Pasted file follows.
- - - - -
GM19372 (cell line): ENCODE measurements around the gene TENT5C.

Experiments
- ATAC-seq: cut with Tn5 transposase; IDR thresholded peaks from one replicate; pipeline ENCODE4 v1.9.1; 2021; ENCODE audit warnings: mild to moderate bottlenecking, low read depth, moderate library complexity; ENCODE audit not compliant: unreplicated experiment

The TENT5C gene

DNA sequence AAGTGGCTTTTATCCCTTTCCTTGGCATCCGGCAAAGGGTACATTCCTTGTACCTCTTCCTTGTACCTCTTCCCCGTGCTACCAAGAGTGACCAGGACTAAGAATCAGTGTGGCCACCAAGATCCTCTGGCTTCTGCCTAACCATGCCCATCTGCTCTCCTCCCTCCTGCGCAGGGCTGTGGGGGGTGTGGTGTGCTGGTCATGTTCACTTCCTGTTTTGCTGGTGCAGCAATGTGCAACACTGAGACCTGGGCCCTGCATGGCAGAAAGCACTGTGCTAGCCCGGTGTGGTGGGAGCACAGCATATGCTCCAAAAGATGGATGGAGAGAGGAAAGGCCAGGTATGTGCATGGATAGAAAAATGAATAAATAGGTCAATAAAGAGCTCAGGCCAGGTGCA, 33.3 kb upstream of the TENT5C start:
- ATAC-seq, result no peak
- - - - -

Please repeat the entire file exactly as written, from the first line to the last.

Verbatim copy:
GM19372 (cell line): ENCODE measurements around the gene TENT5C.

Experiments
- ATAC-seq: cut with Tn5 transposase; IDR thresholded peaks from one replicate; pipeline ENCODE4 v1.9.1; 2021; ENCODE audit warnings: mild to moderate bottlenecking, low read depth, moderate library complexity; ENCODE audit not compliant: unreplicated experiment

The TENT5C gene

DNA sequence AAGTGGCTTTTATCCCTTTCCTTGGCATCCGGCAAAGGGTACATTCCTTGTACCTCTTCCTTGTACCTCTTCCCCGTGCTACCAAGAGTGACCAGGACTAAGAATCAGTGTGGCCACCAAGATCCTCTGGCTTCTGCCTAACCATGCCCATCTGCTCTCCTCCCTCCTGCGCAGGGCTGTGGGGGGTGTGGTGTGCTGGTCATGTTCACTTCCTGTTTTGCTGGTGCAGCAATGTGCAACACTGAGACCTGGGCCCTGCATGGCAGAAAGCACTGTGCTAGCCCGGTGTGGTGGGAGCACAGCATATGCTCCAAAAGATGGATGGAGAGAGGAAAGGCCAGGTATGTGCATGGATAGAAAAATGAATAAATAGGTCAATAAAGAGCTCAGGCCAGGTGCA, 33.3 kb upstream of the TENT5C start:
- ATAC-seq, result no peak